Lion Air flight JT610 departed Jakarta for Pangkal Pinang at 06:20 local time (23:20 UTC) on 29 October and lost contact shortly after departure. Flightradar24 received the last ADS-B message from the aircraft at 23:31:56 UTC at an altitude of 425 feet AMSL. The flight was operated by Boeing 737 MAX 8 registration PK-LQP. The aircraft was delivered to Lion Air on 13 August 2018, just over two months ago and entered service with the airline on 18 August. It is powered by two CFM LEAP-1B engines.
Update 22 January
Indonesian officials recovered the Cockpit Voice recorder from Lion Air 610 on 14 January. This week they stated no details from the CVR would be made public until the final investigative report is released later this year, likely August or September.
Update 29 November
Boeing has released a response to the preliminary report produced by the Indonesian investigators.
Update 28 November
The Indonesian National Transportation Safety Committee has released its preliminary report regarding the crash of JT610. The report presents preliminary factual information regarding the JT610 as well as JT43, the flight that immediately preceded JT610. The report includes data from the Flight Data Recorder, but not the Cockpit Voice Recorder, which has yet to be recovered. As it is a preliminary report, it does not determine the cause of the crash.
You can download the full preliminary report here.
Update 7 November
The US Federal Aviation Administration has just issued an emergency airworthiness directive related to all Boeing 737 MAX aircraft after Boeing’s operational bulletin issued yesterday related to possible erroneous angle of attack sensor input.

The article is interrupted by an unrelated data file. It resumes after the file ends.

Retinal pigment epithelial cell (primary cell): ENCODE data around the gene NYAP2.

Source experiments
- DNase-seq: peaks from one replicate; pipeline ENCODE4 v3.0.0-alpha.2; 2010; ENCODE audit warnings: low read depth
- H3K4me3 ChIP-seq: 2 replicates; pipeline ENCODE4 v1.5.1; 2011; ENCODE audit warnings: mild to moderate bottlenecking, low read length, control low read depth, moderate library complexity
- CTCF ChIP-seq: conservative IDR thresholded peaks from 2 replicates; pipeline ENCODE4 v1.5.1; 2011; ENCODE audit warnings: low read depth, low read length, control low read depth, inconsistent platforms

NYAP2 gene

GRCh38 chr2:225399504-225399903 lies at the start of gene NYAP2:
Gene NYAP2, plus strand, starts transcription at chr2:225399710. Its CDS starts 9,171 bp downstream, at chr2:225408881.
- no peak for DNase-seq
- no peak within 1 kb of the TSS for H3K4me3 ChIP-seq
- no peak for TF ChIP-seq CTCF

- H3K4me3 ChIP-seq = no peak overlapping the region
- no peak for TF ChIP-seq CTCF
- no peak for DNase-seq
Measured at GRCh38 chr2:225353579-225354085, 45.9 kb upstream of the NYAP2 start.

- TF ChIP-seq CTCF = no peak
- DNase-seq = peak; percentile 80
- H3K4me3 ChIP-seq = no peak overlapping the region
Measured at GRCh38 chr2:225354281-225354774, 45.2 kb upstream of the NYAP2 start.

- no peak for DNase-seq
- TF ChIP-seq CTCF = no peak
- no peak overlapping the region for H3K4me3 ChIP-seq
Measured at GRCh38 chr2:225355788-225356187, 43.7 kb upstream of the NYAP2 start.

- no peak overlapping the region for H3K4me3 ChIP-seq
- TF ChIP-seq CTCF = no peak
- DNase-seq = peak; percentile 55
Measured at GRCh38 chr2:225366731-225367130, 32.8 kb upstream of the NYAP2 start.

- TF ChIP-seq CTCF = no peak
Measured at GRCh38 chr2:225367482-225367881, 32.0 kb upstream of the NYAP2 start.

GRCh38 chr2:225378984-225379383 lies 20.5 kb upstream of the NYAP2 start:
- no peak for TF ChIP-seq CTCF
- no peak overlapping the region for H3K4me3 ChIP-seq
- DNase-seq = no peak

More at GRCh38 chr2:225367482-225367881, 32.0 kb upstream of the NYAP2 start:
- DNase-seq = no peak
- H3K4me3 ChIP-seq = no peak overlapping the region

This emergency AD was prompted by analysis performed by the manufacturer showing that if an erroneously high single angle of attack (AOA) sensor input is received by the flight control system, there is a potential for repeated nose-down trim commands of the horizontal stabilizer. This condition, if not addressed, could cause the flight crew to have difficulty controlling the airplane, and lead to excessive nose-down attitude, significant altitude loss, and possible impact with terrain.
JT610 flight path
The aircraft departed Jakarta at 23:20 UTC. Last data was received from the aircraft 11 minutes later at 23:31 UTC.
JT610 granular ADS-B data
Normal ADS-B data is processed at a 5 second interval for display on Flightradar24’s website and mobile apps. Granular data is stored as received in intervals much smaller than 5 seconds. We have downloaded the granular ADS-B data from receivers in the area and processed it. The full granular CSV file for the flight is included below for download. The first chart below shows the Calibrated altitude (feet, above mean sea level), Ground speed (knots), and derived Vertical speed (feet per minute) received as part of the ADS-B data from the aircraft for the entire flight.
The second chart below shows the same graph, but only displays the data for the last minute of received data.
Download Flightradar24 data
Below are the basic CSV file for JT610 with standard update frequency, the KML file, and the granular data with increased signal frequency.
Data from JT43
Commenting for Bloomberg, Lion Air spokesman Danang Mandala Prihantoro notes that pilots of JT43, the flight operated by PK-LQP immediately prior to JT610, reported an issues with sensors on the aircraft used to calculate airspeed. We have now downloaded and processed granular ADS-B data from JT43. Of specific interest are the data from the first approximately 11 minutes of flight.
The first graph below is based on granular data from the entire JT43 flight.
The second graph below shows the same data, but just from the first 11 minutes of the flight from 14:21 to 14:32 UTC.
Download Flightradar24 data
Below are the basic CSV file for JT43 with standard update frequency, the KML file, and the granular data with increased signal frequency.